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Speculative defragmentation - a technique to improve the communication software efficiency for Gigabit Ethernet

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4 Author(s)
C. Kurmann ; Lab. for Comput. Syst., Swiss Federal Inst. of Technol., Zurich, Switzerland ; M. Muller ; F. Rauch ; T. M. Stricker

Cluster platforms offer good computational performance, but they still cannot utilize the potential of Gbit/s communication technology. While the speed of the Ethernet has grown to 1 Gbit/s, the functionality and the architectural support in the network interfaces has remained the same for more than a decade, so that the memory system becomes a limiting factor. To sustain the raw network speed in applications, a “zero-copy” network interface architecture would be required, but, for all widely used stacks, a last copy is required for the (de)fragmentation of the transferred network packets, since Ethernet packets are smaller than a page size. Correctly defragmenting packets of various communication protocols in hardware is an extremely complex task. We therefore consider a speculative defragmentation technique that can eliminate the last defragmenting copy operation in zero-copy TCP/IP stacks on existing hardware. The payload of fragmented packets is separated from the headers and stored in a memory page that can be mapped directly to its final destination in user memory. To evaluate our ideas, we integrated a network interface driver with speculative defragmentation into an existing protocol stack and added well-known page remapping and fast buffer strategies. Measurements indicate that we can improve the performance for a Gigabit Ethernet over a standard Linux 2.2 TCP/IP stack by a factor of 1.5-2 for uninterrupted burst transfers. Furthermore, our study demonstrates good speculation success rates for a database and a scientific application code on a cluster of PCs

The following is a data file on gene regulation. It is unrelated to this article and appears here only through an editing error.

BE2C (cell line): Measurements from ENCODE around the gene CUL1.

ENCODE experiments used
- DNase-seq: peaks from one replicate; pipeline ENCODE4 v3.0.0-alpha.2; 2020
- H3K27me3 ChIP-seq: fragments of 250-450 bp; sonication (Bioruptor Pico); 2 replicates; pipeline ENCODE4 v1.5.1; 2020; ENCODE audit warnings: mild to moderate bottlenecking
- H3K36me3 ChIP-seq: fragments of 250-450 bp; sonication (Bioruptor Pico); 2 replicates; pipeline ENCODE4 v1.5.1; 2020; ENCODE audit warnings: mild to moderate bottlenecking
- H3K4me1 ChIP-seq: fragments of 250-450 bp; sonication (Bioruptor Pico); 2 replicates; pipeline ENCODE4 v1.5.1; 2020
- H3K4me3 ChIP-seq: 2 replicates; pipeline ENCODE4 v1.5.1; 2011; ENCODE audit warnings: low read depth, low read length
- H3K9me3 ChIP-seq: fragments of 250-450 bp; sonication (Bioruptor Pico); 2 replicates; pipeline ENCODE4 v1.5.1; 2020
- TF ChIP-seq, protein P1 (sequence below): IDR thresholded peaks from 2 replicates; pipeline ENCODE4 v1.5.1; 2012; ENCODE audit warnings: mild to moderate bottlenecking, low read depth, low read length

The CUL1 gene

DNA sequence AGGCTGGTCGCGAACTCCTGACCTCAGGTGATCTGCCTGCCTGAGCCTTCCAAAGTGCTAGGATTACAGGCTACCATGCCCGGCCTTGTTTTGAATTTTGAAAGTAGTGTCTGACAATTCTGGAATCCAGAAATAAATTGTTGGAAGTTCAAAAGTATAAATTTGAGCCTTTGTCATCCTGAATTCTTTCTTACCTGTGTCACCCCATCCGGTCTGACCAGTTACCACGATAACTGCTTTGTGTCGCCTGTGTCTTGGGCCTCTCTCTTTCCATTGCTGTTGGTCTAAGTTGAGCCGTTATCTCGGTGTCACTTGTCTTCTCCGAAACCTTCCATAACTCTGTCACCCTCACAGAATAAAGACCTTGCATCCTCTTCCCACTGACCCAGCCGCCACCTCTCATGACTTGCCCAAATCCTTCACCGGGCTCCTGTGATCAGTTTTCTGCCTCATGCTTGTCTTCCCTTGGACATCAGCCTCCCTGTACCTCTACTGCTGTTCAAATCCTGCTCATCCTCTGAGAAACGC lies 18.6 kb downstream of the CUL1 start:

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High-Performance Distributed Computing, 2000. Proceedings. The Ninth International Symposium on

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